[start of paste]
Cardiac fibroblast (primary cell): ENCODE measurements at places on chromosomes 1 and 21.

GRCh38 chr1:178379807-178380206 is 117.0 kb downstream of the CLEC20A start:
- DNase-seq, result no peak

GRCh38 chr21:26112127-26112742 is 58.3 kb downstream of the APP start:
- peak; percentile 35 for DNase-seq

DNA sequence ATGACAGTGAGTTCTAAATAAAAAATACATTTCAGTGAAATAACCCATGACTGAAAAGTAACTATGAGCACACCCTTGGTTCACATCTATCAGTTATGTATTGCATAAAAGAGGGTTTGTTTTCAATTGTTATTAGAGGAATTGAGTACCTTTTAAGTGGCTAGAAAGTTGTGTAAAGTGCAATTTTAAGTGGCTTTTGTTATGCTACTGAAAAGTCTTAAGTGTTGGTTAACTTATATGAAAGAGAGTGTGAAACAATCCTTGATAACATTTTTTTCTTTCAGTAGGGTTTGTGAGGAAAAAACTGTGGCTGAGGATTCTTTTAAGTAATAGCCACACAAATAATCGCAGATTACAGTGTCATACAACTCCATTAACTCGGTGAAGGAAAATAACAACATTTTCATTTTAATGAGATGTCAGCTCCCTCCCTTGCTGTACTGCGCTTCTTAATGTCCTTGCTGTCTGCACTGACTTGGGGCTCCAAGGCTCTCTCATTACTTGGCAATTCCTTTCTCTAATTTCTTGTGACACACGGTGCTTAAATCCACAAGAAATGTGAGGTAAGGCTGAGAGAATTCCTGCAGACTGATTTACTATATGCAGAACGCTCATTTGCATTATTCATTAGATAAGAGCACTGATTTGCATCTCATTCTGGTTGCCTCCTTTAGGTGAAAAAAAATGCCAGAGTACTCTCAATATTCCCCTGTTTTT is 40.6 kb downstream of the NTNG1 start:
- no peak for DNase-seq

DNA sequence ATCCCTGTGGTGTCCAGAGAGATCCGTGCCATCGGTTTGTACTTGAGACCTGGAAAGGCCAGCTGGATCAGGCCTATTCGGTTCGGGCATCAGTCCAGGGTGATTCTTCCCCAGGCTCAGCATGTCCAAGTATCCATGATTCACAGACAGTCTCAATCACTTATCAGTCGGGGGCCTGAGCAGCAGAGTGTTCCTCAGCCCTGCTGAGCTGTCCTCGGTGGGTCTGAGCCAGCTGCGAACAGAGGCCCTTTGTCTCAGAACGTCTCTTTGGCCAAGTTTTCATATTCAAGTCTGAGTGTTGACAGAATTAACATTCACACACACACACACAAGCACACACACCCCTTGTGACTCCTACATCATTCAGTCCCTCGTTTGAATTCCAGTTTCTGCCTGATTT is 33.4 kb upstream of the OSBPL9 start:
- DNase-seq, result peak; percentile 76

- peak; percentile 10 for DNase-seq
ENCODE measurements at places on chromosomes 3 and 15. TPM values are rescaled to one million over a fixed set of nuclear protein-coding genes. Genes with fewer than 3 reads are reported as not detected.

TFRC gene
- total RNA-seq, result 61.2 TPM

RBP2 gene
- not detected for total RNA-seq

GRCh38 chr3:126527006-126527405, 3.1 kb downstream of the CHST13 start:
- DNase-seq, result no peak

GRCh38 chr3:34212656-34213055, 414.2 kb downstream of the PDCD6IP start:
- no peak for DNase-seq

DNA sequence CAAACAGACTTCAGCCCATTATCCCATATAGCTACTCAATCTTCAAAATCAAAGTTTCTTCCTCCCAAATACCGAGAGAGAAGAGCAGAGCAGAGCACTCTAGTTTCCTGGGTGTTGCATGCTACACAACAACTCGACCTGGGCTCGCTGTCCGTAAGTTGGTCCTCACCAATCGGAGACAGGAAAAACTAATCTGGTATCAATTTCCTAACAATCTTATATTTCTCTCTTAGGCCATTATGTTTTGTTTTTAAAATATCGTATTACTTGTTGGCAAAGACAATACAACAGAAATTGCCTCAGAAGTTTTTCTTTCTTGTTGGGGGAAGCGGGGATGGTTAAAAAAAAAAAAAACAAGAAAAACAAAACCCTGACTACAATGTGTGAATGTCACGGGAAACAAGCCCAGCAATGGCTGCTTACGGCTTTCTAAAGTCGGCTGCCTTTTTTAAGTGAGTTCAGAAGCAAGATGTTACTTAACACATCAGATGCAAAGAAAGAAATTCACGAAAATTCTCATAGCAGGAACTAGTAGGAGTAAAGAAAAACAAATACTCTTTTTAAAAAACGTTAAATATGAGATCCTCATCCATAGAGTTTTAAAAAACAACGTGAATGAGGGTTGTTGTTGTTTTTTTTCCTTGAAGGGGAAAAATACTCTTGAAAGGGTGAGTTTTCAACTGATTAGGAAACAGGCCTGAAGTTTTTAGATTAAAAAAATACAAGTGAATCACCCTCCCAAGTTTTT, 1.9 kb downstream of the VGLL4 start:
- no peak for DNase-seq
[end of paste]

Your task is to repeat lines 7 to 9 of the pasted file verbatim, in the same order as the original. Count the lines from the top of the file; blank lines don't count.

- no peak for DNase-seq

DNA sequence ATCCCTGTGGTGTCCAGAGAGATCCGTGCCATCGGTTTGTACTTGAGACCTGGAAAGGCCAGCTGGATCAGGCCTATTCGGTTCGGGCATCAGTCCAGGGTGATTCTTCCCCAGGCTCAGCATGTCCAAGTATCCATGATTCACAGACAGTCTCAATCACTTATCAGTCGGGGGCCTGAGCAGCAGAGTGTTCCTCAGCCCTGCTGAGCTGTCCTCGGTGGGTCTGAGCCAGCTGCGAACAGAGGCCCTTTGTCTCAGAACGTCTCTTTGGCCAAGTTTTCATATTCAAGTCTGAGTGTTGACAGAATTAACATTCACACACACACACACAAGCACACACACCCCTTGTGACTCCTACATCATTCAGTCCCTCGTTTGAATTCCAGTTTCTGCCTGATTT is 33.4 kb upstream of the OSBPL9 start:
- DNase-seq, result peak; percentile 76